由 John W. Mitchell
, Senior Correspondent | November 12, 2018
From the November 2018 issue of HealthCare Business News magazine
A number of these issues could be solved by greater collaboration between radiologists and patients; more face time to talk about what’s happening and what it means. And while an improvement to these relationships might be foretold by the growth of AI and sophisticated informatics, the truth is that many radiologists at the front lines today simply don’t have time.
During last year’s RSNA meeting, two radiologists published a study in the journal Radiology where they highlighted this challenge. HCB News checked in with the lead author to see how patient centricity had progressed since then.
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“In the past year radiologists have continued to improve their patient focus,” Dr. Jennifer Kemp, vice president of Diversified Radiology of Colorado (DROC), told HCB News. “More and more radiologists are sharing stories on ACR Imaging 3.0 as well as ACR Engage Open Forum about what they are doing to become more patient-centered. Also, both the RSNA and ACR published a Patient-Centered Resident Curriculum this year.”
While reimbursements are increasingly linked to quality metrics tied to patient satisfaction, Kemp stressed that these behaviors also yield benefits to physicians as well, with studies showing physician/patient relationships at least somewhat mitigate burnout.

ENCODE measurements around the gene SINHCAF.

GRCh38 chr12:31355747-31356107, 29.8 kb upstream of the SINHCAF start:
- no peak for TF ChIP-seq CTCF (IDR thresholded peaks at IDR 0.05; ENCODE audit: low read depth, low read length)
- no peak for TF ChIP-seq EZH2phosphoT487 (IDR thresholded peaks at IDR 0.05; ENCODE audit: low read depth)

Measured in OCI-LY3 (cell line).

At DROC, Kemp and her colleagues have introduced a program in which patients are given direct results of lung cancer screening exams via conference call. The process consists of a review of images with the radiologist on a remote workstation minutes after their screening exam. The radiology group has also started a pilot program for patients who seem particularly anxious. Every morning for two hours, the CT and ultrasound technologists offer immediate scan interpretation to such patients.
“The result is that patients are grateful. Radiologists feel more rewarded and part of the care team, thus, less burnout – and technologists are engaged and empowered,” said Kemp. “There are challenges. Time is always the number one challenge to being patient-centric. So we offer these programs during times of the day that we have the slowest caseload.”
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